An international team of scientists has discovered that when particle groups behave like a single entity, called quasiparticles, they behave in ways that seemingly defy the laws of physics, including traveling faster than the speed of light.
Harnessing the physics-defying properties of quasiparticles could lead to new super-bright light sources, potentially unlocking groundbreaking advancements in multiple industries and scientific research domains.
“The most fascinating aspect of quasiparticles is their ability to move in ways that would be disallowed by the laws of physics governing individual particles,” study co-author and senior scientist at the Laboratory for Laser Energetics at the University of Rochester, Dr. John Palastro, said in a statement.
For decades, the scientific community has relied on devices like synchrotrons, cyclotrons, and linear accelerators to produce high-energy light sources to illuminate phenomena too minuscule for the naked eye or standard microscopes.
Using this technology, scientists can examine the structure of individual molecules, which plays an instrumental role in many fields, including medical imaging, radiotherapy, nuclear physics, material science, radiography, and semiconductor manufacturing.
However, these high-energy light sources take up considerable space. For example, the cyclotron at Canada’s national particle accelerator center, TRIUMF, measures nearly 60 feet across. These devices are also costly to build and operate. The average price for a medical cyclotron, used to produce radiopharmaceuticals for cancer diagnosis and treatment, runs around $1.5-3 million, with an additional $600,000 in annual operational costs.
In a paper published in Nature Photonics on October 19, researchers say quasiparticles could produce new, smaller, and more cost-effective light sources that equal the power of larger devices used today.
Using advanced simulations on supercomputers from the European High-Performance Computing Joint Undertaking (EuroHPC JU), the team delved into the nuances of quasiparticles’ behavior in plasma. Examining the results, researchers found that the collective movement of quasiparticles can travel in synchronized waves, creating effects similar to traveling faster than light.
“Because quasiparticles are a result of a collective behavior, there are no limits for its acceleration,” co-author and physicist at the Instituto Superior Técnico in Portugal, Dr. Jorge Vieira, told Gizmodo. “In principle, this acceleration could be as strong as in the vicinity of a black hole, for example.”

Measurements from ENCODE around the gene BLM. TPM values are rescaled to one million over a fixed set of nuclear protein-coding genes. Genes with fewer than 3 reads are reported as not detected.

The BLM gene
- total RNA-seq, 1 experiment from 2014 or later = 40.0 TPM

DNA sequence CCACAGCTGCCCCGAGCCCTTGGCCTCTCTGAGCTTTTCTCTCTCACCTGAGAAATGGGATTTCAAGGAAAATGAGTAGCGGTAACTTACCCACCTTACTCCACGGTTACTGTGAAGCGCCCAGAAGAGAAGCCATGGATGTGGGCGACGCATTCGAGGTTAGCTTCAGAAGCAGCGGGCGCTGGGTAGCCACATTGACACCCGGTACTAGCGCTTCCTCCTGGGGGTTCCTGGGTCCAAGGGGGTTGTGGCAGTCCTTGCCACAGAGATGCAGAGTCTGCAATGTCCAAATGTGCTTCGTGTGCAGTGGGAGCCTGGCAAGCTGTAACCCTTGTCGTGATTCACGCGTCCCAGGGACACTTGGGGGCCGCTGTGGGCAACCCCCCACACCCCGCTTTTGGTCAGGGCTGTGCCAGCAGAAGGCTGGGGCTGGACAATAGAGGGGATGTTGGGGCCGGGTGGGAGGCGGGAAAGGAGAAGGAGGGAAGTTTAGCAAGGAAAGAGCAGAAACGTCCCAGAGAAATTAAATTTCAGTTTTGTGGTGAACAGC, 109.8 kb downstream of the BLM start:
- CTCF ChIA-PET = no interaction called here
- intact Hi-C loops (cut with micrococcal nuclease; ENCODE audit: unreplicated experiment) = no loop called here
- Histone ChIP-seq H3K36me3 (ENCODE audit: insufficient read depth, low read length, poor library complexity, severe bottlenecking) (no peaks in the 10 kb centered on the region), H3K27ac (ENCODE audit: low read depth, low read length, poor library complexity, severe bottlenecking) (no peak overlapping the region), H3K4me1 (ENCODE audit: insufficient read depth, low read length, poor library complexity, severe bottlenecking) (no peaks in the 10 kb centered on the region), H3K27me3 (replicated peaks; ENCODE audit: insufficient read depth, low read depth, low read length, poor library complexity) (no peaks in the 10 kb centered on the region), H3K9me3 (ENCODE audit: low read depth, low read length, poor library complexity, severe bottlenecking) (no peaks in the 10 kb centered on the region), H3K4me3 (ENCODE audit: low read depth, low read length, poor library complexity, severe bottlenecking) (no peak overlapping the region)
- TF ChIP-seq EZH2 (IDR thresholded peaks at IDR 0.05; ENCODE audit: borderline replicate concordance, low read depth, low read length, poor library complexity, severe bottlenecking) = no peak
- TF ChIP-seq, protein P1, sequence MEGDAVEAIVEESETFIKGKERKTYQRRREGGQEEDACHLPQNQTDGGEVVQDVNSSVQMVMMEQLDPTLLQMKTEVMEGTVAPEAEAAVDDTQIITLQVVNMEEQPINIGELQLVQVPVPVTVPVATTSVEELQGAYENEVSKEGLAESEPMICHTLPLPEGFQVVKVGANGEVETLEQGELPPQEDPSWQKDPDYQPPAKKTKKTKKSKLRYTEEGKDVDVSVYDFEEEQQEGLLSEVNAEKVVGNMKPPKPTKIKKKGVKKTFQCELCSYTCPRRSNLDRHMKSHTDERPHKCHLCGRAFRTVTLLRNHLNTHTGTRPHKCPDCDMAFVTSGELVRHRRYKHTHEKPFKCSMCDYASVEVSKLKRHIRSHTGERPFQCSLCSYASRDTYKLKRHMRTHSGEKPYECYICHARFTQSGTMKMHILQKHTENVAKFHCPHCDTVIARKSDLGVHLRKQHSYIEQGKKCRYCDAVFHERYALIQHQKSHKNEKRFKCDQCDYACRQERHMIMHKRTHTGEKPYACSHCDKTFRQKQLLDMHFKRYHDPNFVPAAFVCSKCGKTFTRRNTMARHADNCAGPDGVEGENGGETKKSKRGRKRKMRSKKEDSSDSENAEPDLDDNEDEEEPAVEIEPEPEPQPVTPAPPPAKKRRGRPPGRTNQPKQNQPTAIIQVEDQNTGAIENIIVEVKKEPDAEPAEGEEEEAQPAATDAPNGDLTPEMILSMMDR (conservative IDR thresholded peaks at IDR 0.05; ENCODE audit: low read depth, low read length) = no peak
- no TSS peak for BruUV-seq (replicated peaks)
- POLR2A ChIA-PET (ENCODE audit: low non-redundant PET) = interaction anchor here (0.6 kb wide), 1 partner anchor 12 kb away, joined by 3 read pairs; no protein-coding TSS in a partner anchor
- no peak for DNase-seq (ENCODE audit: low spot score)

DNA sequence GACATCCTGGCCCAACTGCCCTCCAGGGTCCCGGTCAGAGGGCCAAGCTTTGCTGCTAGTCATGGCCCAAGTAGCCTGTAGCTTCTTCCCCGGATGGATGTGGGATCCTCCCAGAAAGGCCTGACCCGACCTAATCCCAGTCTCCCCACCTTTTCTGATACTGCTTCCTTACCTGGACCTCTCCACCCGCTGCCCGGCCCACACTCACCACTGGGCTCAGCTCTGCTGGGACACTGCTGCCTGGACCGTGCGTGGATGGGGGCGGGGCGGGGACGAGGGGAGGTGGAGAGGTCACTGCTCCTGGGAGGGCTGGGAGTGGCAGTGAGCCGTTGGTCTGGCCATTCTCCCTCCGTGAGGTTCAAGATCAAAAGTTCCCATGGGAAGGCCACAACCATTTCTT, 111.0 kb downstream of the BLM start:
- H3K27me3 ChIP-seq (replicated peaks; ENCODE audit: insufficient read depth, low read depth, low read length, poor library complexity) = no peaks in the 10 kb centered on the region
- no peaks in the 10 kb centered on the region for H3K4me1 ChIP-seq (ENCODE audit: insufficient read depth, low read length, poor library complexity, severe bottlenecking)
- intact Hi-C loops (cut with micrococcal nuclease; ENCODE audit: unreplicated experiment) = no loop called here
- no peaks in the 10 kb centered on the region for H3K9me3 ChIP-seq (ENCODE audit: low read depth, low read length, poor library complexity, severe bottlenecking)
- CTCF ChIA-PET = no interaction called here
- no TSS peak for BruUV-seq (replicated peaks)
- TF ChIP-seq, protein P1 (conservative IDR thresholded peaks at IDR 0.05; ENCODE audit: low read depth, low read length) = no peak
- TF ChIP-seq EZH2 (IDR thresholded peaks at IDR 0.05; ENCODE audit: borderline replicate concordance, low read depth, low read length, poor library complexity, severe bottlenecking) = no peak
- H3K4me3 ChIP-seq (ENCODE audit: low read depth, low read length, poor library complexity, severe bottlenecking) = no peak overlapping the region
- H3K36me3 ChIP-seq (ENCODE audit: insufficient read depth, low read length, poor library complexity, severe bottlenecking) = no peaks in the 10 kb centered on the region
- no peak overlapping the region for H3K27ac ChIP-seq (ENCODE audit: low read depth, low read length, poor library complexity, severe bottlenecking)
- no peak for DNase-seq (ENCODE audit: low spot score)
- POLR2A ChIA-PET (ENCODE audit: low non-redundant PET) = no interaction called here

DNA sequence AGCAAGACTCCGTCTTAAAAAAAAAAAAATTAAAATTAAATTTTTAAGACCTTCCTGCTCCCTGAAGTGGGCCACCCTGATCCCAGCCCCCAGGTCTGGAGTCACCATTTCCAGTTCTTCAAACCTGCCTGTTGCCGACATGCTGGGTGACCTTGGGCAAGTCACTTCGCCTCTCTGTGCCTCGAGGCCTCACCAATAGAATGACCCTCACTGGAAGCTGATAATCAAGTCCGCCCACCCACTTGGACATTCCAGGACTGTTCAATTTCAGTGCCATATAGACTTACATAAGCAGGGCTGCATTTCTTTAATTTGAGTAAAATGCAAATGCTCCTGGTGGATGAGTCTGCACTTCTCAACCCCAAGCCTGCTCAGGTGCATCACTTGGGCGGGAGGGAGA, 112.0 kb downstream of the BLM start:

Researchers make it clear that these findings do not violate the universal speed limit, which holds that no single particle can travel faster than the speed of light, or roughly 186,000 miles per second.
“No individual particles are moving faster than the speed of light, but features in the collection of particles can and do,” Dr. Palastro explained.
Instead, these faster-than-light effects result from the collective particle wavelengths, which are larger than the quasiparticle itself.
“Even though each electron is performing relatively simple movements, the total radiation from all the electrons can mimic that of a particle moving faster than light or an oscillating particle, even though there isn’t a single electron locally that’s faster than light or an oscillating electron,” lead study author and physicist at the Instituto Superior Técnico, Dr. Bernardo Malaca, added.
Even if they aren’t technically defying the law of physics, researchers say the unique behavior of quasiparticles could pave the way for democratizing powerful light sources, making them widely accessible for many applications.
From scanning for viruses without destruction, comprehending intricate biological processes, fabricating advanced computer chips to investigating the mysteries of celestial bodies, the possibilities could be limitless if quasiparticles are proven to be an efficient way of producing light in compact settings.
“Quasiparticle-based light sources could have a distinct advantage over existing forms, like free electron lasers, which are scarce and massive, making them impractical for most laboratories, hospitals, and businesses,” a statement issued by the University of Rochester reads.
“With the theory proposed in the study, quasiparticles could produce incredibly bright light with just a tiny distance to travel, potentially sparking widespread scientific and technological advances in labs across the globe.”
As for what happens next, researchers note, “The simplicity of the quasiparticle approach makes it suitable for experimental demonstrations at existing laser and accelerator facilities and also extends well beyond this case to other scenarios such as nonlinear optical configurations.”
Tim McMillan is a retired law enforcement executive, investigative reporter and co-founder of The Debrief. His writing covers defense, national security, and the Intelligence Community. You can follow Tim on Twitter:@LtTimMcMillan. Tim can be reached by email: email@example.com or through encrypted email:LtTimMcMillan@protonmail.com